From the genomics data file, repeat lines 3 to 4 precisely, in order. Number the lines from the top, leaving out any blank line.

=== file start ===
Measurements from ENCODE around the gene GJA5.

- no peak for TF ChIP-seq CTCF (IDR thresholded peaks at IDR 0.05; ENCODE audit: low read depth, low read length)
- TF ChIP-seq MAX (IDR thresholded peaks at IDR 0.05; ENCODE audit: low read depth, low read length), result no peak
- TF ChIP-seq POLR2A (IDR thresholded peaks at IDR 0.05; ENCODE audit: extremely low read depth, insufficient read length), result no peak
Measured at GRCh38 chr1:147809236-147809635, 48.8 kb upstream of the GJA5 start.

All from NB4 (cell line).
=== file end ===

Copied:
- TF ChIP-seq MAX (IDR thresholded peaks at IDR 0.05; ENCODE audit: low read depth, low read length), result no peak
- TF ChIP-seq POLR2A (IDR thresholded peaks at IDR 0.05; ENCODE audit: extremely low read depth, insufficient read length), result no peak